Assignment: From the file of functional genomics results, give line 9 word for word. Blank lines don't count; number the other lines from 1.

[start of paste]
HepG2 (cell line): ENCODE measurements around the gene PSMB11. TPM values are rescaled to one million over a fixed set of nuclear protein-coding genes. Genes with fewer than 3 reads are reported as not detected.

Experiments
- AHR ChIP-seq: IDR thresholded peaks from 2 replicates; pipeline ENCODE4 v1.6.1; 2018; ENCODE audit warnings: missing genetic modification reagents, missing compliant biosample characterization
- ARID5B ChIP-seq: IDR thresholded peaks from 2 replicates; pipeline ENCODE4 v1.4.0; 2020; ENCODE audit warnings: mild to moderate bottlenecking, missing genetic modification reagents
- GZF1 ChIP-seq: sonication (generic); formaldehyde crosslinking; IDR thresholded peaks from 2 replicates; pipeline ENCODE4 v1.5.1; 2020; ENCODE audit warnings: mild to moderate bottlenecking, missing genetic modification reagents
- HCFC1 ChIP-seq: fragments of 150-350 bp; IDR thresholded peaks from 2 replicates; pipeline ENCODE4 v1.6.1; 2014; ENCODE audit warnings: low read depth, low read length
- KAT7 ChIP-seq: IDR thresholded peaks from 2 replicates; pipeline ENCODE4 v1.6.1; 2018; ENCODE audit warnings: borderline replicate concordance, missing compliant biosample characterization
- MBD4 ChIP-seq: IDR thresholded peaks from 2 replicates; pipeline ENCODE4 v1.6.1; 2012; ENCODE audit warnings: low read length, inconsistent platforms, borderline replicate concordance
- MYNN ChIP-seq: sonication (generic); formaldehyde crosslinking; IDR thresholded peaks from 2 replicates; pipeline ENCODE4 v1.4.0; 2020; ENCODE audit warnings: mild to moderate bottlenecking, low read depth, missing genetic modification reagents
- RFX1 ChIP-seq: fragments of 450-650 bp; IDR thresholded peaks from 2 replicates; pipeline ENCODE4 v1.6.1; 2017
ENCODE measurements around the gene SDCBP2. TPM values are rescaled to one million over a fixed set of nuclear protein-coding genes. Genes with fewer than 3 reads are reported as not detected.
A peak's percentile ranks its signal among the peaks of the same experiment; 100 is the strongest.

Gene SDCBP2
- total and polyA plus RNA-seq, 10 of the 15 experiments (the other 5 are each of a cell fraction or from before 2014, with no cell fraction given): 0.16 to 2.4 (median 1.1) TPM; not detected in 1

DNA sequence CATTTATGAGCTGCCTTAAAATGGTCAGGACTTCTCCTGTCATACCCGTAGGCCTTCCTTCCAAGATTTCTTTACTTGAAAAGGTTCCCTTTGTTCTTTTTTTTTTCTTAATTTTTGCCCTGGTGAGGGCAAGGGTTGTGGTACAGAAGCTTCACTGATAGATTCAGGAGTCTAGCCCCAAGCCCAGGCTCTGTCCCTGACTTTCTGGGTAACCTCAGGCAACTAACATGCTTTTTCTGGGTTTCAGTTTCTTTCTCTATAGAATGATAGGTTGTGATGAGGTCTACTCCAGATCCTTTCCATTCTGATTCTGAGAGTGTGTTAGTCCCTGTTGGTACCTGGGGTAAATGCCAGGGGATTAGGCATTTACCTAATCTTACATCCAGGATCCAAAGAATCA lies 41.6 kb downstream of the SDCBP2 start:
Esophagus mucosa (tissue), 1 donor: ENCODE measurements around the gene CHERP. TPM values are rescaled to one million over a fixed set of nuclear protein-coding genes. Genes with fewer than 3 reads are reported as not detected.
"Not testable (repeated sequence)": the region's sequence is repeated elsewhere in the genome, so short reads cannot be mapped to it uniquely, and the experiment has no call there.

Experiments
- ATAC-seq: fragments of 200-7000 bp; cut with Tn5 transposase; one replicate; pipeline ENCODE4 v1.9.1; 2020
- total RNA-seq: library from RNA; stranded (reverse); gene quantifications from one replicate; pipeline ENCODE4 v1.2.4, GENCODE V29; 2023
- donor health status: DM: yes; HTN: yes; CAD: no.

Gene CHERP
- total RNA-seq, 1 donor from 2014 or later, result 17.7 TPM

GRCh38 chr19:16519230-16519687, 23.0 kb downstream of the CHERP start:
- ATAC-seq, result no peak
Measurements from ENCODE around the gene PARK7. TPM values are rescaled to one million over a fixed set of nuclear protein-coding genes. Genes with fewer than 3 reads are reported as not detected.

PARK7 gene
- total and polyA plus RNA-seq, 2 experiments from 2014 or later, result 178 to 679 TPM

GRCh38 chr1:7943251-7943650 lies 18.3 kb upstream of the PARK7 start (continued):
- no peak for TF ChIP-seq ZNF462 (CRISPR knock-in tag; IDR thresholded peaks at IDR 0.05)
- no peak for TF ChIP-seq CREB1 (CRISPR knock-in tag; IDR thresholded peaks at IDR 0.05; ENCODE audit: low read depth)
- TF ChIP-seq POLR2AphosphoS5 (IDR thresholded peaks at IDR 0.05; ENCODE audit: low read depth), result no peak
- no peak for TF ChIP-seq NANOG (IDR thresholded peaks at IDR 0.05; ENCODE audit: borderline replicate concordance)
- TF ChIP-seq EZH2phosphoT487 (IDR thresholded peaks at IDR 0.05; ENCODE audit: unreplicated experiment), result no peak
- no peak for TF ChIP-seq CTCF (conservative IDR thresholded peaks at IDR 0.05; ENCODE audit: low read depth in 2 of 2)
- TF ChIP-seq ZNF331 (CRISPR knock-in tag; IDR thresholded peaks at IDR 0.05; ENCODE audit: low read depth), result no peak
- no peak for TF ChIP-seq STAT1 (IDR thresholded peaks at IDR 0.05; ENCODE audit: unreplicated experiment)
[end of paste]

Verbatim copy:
- MYNN ChIP-seq: sonication (generic); formaldehyde crosslinking; IDR thresholded peaks from 2 replicates; pipeline ENCODE4 v1.4.0; 2020; ENCODE audit warnings: mild to moderate bottlenecking, low read depth, missing genetic modification reagents